In the apophyses of skeletally immature subjects, repetitive mechanical stress is thought to compromise the blood supply along the metaphyseal side of the physis, preventing the provisional zone of calcification from laying down and thereby interrupting the usual mechanism of chrondrocyte apoptosis. This results in a widened physeal plate that is more susceptible to separation or avulsion. Physeal plate widening can be uniform, focal or mixed in pattern. Sequelae of apophysitis include (i) chronic pain of associated insertional tendinopathy, and (ii) apophyseal avulsions with or without subsequent chronic non-union. At the ischium (Fig 5), Martin & Pipkin in 1957  identified 3 stages of stress-related apophyseal injury: (1) Irregular widening of the physeal plate with ill-defined demineralised metaphyseal margins described as ‘apophysiolysis’; (2) Avulsion; and (3) Chronic non-union. The same pattern of complication may be proposed for pubic apophysitis, where there is potential for chronic stress to produce delayed apophyseal closure or persistent non-closure (either partial or complete), chronic pain secondary to adductor longus origin tendinopathy, and apophyseal separations or avulsions.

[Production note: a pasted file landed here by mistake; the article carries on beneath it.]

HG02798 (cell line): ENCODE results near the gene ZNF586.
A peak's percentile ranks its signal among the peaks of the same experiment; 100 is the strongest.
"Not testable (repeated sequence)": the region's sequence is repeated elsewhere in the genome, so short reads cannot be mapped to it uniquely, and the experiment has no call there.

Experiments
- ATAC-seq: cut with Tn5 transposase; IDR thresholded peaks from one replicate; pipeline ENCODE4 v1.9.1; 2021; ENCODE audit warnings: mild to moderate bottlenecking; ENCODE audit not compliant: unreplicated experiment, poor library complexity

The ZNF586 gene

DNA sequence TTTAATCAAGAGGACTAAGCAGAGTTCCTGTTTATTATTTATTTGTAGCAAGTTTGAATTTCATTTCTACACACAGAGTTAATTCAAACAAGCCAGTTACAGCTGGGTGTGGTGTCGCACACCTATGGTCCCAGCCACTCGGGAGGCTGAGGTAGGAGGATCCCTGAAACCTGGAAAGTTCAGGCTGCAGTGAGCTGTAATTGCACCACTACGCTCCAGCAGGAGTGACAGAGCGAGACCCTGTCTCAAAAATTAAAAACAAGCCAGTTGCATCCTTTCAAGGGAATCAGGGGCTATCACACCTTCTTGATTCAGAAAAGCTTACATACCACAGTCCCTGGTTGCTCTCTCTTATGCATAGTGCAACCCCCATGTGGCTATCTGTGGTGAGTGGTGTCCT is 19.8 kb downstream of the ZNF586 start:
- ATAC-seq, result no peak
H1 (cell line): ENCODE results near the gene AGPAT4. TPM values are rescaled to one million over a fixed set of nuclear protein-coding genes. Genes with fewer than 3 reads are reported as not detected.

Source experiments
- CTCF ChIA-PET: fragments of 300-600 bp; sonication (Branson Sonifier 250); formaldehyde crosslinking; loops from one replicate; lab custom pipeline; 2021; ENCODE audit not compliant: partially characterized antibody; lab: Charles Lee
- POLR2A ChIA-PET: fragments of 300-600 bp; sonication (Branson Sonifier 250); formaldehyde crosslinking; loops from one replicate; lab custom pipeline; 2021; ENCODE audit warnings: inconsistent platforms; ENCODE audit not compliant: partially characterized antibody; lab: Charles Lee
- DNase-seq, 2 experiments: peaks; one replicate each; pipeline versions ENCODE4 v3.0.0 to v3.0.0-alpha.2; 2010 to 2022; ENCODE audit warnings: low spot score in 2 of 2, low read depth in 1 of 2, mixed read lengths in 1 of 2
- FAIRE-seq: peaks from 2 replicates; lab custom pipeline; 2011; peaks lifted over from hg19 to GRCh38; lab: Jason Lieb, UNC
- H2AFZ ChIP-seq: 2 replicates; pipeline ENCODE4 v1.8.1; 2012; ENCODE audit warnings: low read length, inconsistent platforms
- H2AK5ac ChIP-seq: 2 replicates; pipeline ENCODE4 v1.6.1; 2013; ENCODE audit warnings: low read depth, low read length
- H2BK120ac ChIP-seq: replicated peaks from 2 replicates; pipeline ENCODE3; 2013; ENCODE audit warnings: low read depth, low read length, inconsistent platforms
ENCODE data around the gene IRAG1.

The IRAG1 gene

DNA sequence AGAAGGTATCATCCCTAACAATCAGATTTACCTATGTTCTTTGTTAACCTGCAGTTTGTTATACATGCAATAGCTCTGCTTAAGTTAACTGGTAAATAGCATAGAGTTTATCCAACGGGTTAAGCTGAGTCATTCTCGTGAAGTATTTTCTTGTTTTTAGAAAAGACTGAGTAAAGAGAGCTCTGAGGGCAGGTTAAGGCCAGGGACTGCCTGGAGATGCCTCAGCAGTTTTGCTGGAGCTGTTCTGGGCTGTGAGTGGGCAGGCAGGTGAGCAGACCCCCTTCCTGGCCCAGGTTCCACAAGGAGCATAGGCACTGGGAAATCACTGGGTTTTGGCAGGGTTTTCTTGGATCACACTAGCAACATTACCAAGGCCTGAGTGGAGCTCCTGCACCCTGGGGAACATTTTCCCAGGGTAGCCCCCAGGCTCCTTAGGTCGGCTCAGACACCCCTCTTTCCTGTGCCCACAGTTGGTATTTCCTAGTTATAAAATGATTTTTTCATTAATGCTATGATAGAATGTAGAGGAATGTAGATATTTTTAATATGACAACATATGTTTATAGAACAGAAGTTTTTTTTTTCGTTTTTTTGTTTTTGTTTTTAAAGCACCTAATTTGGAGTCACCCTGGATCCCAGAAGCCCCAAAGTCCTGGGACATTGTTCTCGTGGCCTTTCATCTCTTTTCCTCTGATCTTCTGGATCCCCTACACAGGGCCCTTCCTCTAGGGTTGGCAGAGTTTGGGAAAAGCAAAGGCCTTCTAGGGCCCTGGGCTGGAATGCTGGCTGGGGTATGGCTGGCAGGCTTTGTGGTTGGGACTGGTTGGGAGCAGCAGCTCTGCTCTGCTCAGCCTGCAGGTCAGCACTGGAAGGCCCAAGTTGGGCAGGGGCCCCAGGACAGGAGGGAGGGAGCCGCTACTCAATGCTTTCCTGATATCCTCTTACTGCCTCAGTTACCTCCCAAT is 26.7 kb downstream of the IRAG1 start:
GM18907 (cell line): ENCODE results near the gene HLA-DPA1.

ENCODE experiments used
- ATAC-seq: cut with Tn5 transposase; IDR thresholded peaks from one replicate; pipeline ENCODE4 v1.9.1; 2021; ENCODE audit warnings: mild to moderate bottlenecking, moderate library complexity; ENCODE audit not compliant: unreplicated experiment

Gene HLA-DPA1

Standard pelvis & hip radiographs may show (i) an irregular and/or ill-defined symphyseal articular cortex, and (ii) subarticular lucency at the symphysis with or without an element of associated ill-defined sclerosis (Figs 6-8). When florid, these changes produce the classical radiographic appearance of “osteitis pubis” (Fig 7). Ultrasound demonstrates (i) widening of the physeal plate (Fig 9), and often also (ii) exaggerated cortical irregularity along the metaphyseal side of the physis. As the stresses responsible for apophysitis are at least in part mediated by the adductor longus attachment, it is not surprising that a majority of cases show concomitant features of adductor longus origin tendinopathy on both ultrasound & MRI. In symptomatic cases, direct probing with the ultrasound transducer (‘sonopalpation’) may elicit tenderness over the affected physis and also, by default, the overlying adductor longus origin. The distribution of tenderness tends to be more pronounced medially than laterally, i.e. directly over the apophysis at peri-articular aspect of the pubic bone. MRI is the best imaging modality to demonstrate the entire pubic apophysis and any associated bone marrow changes. The cardinal MRI findings involve the physeal plate, which widens and becomes hyperintense. The pattern of widening may be diffuse, irregular or more focal, with ‘cyst-like’ expansions often present (Fig 8). When active physeal stress is present, pubic marrow oedema will be seen along the metaphyseal side. Superimposed thin but distinct echogenic lines that extend along the physeal plate on ultrasound, or similarly thin hyperintense lines of fluid signal that extend along the physeal plate on MRI, indicate apophyseal separations that are often non-displaced and may be partial or incomplete (Figs 8 & 9). For reasons of both radiation exposure and relatively poor soft tissue assessment, CT is not often performed, but may show an open physis with widened growth plate or an avulsion fragment with or without periosteal reaction at the fracture margin (Fig 10).